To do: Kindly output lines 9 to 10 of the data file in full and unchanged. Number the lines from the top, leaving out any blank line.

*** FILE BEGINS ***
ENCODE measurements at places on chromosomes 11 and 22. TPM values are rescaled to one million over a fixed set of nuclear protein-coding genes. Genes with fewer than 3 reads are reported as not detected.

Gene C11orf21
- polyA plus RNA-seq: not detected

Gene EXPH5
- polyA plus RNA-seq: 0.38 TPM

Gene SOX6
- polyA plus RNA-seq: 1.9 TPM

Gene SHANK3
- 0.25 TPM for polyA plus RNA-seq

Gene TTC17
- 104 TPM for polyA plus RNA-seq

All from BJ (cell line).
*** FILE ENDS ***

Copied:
- 0.25 TPM for polyA plus RNA-seq

Gene TTC17